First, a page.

Andrea Mantegna (1431-1506) was a renowned artist during the Renaissance. He did Frescoed painting on ceilings, and he stands out by using perspective and   foreshortening used to represent figures perpendicularly to the canvas or paper, there a part of the figure is twisted with respect to the rest of the body, giving the illusion of spaciousness to the audience. He is one of the most renowned artists during the Renaissance, among his most significant artworks we can mention the Frescoes on The Ovetari Chapel in Italy and the Camera degli Sposi (“Bridal Chamber” which is a portrait of a traditional family and at the back of the painting an oculus to deceive the eye which simulates the existence of an open sky.

In the XVII century, breakthroughs of the perspective theories, enabled the artists of that time to use this technique to open ceiling and wall painting which was call   Quadratura, this can be observed in the paintings of Andrea Pozzo (1642-1709) at the Sant’Ignazio Jesuitical Church in Rome. The artist painted lateral walls and ceiling by making it appear vaulted when in fact the ceiling was flat and populated by suspended figures on top.  In the Jesuitical churches  in the XVI and XVII centuries, artistic painters use the trompe l’oeil technique on ceilings and domes where they represented the images of Jesus, Mary and saints.

Flemish Painters

The Deceive the Eye style reached its apogee with the use of this technique by Flemish painters of the XV to XVIII century, who created three dimensional optical illusions in their artworks. Objects seemed to pop out of the frames and from open furniture and its representations were so real which prompt the audience to take these objects from the paintings. These artists amazed the audience by the realism of details and the innovative use of oil painting, applying the new techniques which enabled them to achieve said illusions with versatility.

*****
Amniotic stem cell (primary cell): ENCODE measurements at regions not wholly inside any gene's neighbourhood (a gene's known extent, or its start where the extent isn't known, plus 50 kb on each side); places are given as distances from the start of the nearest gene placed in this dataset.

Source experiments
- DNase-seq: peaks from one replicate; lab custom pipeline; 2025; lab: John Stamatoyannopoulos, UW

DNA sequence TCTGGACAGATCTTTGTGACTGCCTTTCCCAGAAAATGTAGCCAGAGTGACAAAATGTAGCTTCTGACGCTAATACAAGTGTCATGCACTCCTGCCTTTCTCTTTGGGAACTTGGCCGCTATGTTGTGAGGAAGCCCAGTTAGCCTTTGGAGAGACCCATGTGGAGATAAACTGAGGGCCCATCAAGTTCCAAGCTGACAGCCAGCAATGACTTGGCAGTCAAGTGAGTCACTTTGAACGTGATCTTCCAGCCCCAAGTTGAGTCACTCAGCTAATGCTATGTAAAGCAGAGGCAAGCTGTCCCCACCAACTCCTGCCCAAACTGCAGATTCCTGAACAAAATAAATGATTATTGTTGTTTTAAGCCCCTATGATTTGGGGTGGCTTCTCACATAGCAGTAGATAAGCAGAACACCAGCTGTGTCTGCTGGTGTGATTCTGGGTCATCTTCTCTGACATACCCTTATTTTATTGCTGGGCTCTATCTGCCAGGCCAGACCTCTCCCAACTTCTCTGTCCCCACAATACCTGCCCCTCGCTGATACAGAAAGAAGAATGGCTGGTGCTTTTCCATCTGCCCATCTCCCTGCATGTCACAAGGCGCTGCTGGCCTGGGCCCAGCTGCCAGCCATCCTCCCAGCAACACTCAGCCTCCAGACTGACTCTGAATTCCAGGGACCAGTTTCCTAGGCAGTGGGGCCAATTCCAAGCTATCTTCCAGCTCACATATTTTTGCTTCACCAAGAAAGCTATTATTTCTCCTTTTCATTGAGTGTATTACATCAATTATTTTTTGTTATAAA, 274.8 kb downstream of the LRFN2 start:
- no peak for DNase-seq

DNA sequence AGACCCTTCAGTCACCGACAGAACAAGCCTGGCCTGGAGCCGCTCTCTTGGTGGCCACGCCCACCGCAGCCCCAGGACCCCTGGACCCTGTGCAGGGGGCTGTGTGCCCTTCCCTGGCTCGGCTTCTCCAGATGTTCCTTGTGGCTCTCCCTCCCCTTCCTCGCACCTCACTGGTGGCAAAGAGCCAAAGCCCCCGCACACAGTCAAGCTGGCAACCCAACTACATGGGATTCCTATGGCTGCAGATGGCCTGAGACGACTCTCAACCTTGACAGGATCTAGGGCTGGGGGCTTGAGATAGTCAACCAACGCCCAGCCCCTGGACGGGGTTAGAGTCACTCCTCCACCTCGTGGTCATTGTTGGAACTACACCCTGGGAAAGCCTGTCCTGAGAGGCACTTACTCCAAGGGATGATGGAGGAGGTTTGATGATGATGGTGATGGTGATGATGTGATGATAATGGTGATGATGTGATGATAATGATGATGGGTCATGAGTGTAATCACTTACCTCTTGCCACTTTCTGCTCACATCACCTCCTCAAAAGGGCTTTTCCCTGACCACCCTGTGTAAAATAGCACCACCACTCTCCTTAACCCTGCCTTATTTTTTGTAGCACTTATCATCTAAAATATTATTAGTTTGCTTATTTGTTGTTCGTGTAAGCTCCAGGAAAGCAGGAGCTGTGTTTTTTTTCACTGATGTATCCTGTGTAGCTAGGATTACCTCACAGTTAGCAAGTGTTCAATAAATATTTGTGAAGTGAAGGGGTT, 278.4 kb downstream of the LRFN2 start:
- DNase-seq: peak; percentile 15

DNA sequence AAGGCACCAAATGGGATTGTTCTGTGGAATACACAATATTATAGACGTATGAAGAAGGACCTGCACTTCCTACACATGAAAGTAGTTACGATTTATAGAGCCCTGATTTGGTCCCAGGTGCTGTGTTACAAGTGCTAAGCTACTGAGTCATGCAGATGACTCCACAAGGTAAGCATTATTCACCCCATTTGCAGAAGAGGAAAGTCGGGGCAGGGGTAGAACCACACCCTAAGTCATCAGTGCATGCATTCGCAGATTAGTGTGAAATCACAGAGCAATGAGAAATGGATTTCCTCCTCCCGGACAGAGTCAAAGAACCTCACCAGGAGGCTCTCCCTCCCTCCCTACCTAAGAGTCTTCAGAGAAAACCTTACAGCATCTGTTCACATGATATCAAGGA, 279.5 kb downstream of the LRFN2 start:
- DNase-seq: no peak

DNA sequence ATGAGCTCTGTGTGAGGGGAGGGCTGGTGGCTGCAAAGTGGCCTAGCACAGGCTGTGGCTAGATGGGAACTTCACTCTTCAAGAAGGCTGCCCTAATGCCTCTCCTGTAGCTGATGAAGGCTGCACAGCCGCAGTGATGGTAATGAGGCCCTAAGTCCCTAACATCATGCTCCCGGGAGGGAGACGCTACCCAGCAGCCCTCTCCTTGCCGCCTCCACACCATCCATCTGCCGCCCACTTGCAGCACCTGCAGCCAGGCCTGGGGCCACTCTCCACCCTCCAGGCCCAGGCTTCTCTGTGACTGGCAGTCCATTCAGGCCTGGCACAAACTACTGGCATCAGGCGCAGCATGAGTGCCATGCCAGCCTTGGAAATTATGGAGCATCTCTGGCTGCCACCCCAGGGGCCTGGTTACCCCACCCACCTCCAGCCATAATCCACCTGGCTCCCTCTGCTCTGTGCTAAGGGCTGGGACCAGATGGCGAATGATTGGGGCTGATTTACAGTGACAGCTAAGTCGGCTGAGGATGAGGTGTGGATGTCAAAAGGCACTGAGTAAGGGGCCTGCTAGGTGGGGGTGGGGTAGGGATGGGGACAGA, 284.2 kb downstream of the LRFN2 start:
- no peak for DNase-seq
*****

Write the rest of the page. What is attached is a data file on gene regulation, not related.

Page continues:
Among artists who stand out we can mention , Cornelis Norbertus Gysbrechts (1630-1675) Flemish painter who is characterized by painting taverns and vanity tables in a false perspective by representing several objects such as letters, books, hunting objects and musical instruments. In its artwork called The Reverse of a Framed Painting, he represents the back side of a painting, with its wooden frame and canvas, where he adds the number 36, catalogue index to be auctioned.

Samuel Van Hoogstraten (1627-1678) Dutch painter (Baroque golden period) is renowned by the use of  the Deceive the Eye-Trompe L’oeil technique in his artwork “Old Man Looking through a Window” where a head is seen standing out of a window. In the Jesuitical churches of the XVI and XVII centuries the trompe l´oeil technique was applied to ceilings and domes where images of Jesus, Mary and the Saints where represented. This technique reached its apogee with painters from the Netherlands in the XVII century and reflected in the XIX and XX centuries.

At Present

Wall-Joelle Ortet
Wall-Joelle Ortet

Contemporary artists use Deceive the Eye in murals on public spaces, street posters, sculptures performed in public spaces, and play freely with illusionary images, evoking historical facts, constantly changing our visual reality. This technique is also applied to tables, differences pieces of furniture and decor. It is used in theatrical set designs by realizing interior murals thus creating the illusion to be in a more spacious and deeper place. This technique can also be found in street artists who design and perform works called Pavement Art which have a brief duration since these tend to disappear from streets after a while. The artifact in the Deceive the Eye- Trompe L’oeil is to deceive the eye and how to discover the true reality. This is the intention of the artist, to deceive the audience by substituting reality for illusion. This Art generates joy from deception of the eye and optical illusion.